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The city Department of Education can temporarily proceed with school budget cuts as planned after a state appeals court Aug. 9 blocked the lower court’s ruling requiring the city to vacate its education budget.
The appellate division granted a stay after the Adams administration appealed a New York State Supreme justice’s Aug. 5 decision that required schools to return to their FY2022 funding levels and permitted Mayor Eric Adams and the City Council to renegotiate the spending plan for city public schools.
The education budget will remain in effect until at least Aug. 29, when a hearing on the matter will take place. The first day of school is Sept. 8.
“We are pleased that the court has agreed with us and that we are allowed to move forward with our current spending plans," said Amaris Cockfield, a spokesperson for the mayor. “We will continue to defend the city's budget process.”
After parents and teachers filed the lawsuit against the city following plans to slash school budgets by $215 million, Justice Lyle Frank ruled Aug. 5 that the city violated state law by passing the $37 billion budget before the Panel for Education Policy, which oversees DOE contracts, could vote on the spending plan. Although Schools Chancellor David Banks issued an emergency declaration to bypass the vote, Frank argued that the city did not have a good reason to do so.
Parents pushed back
Frank’s decision did not require the Council and the mayor to reconsider the budget, rather, it grants them permission to renegotiate. Furthermore, the ruling did not “opine as to what level of funds should have gone into” the spending plan. Instead, Frank ordered school budgets to “revert back to the levels in the Fiscal Year 2022 New York City budget.”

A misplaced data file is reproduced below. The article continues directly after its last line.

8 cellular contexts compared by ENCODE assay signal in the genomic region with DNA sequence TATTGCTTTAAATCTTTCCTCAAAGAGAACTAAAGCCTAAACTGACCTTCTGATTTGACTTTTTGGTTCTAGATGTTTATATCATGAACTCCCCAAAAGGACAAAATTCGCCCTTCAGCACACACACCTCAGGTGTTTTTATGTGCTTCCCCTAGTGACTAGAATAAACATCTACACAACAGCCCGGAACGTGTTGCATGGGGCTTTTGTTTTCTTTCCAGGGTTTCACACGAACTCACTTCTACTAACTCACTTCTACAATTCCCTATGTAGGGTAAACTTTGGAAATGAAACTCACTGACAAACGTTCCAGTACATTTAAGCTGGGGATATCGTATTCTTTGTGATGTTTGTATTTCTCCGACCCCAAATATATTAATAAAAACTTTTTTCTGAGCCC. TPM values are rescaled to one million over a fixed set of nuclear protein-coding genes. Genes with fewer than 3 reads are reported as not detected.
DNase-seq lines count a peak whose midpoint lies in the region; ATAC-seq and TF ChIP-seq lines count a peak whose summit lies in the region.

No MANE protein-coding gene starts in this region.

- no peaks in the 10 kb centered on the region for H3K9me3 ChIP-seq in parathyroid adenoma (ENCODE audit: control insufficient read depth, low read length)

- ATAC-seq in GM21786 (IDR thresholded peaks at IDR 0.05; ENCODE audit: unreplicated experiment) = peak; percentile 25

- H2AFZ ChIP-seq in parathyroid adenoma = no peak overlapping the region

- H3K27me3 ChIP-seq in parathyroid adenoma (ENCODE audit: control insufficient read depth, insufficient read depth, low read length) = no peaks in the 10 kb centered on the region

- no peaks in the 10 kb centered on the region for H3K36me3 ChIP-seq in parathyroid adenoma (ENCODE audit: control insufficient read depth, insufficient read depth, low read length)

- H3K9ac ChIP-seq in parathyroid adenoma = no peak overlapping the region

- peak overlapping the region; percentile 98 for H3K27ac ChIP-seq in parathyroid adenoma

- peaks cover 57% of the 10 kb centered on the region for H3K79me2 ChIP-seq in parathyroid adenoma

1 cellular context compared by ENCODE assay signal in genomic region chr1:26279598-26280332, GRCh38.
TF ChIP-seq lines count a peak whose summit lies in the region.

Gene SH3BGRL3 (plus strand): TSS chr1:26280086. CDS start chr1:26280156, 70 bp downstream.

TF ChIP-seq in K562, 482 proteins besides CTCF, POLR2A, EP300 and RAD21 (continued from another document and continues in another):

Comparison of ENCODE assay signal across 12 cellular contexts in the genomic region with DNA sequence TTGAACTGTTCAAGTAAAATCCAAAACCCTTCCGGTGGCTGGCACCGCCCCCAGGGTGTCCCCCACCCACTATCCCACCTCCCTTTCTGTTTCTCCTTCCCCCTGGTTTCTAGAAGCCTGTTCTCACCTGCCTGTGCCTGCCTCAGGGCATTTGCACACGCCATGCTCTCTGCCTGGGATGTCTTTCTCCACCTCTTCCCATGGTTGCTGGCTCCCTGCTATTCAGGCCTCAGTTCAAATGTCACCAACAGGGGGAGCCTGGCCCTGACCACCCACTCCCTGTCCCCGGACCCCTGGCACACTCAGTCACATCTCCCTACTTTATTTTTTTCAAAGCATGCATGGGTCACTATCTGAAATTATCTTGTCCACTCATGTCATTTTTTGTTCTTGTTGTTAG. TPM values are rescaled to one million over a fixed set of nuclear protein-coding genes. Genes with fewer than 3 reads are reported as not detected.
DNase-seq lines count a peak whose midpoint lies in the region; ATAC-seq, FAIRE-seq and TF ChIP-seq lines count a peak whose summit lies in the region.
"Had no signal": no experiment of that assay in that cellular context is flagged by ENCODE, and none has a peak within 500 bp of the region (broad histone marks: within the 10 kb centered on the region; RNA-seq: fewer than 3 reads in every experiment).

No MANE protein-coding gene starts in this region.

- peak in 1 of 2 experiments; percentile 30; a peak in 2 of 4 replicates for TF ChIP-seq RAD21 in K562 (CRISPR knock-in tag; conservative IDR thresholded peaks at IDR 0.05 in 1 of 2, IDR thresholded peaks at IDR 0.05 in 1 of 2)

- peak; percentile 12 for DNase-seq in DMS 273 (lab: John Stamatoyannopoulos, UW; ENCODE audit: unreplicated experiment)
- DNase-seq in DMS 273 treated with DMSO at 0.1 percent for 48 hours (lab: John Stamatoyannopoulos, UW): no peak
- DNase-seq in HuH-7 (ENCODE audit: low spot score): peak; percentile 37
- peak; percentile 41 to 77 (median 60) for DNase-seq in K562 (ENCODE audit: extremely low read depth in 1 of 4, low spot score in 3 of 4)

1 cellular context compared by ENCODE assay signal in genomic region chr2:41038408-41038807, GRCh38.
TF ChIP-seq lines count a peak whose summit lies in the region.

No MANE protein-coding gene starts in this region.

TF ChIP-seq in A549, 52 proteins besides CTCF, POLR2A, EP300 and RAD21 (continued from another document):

The city implemented the cuts because of declining enrollment. After facing weeks of pushback from parents and educators, Adams announced Aug. 3 that $100 million in federal stimulus funds would be used for academic recovery (such as after-school tutoring services), while $50 million had been allocated to schools that appealed their budgets.
The United Federation of Teachers strongly opposed the cuts, which have forced principals to excess hundreds of educators. The average school was projected to lose more than $400,000 in funding, according to the Comptroller’s analysis.
UFT President Michael Mulgrew feared that schools would “open into complete turmoil” next month.
“Let’s get this thing settled right, and let’s get our schools set up for September the right way,” he told PIX11 Tuesday.
Several members of the City Council’s education committee expressed support for renegotiating school budget cuts, including Council Members Lincoln Restler and Shekar Krishnan.
“We fully support a re-vote on the DOE budget,” Krishnan wrote on Twitter.
Frank initially issued a temporary restraining order July 22 barring the city from going forward with the school budget cuts. Although the city projected that the school budgets would be reduced by $215 million, City Comptroller Brad Lander estimated the cuts would actually amount to $372 million.
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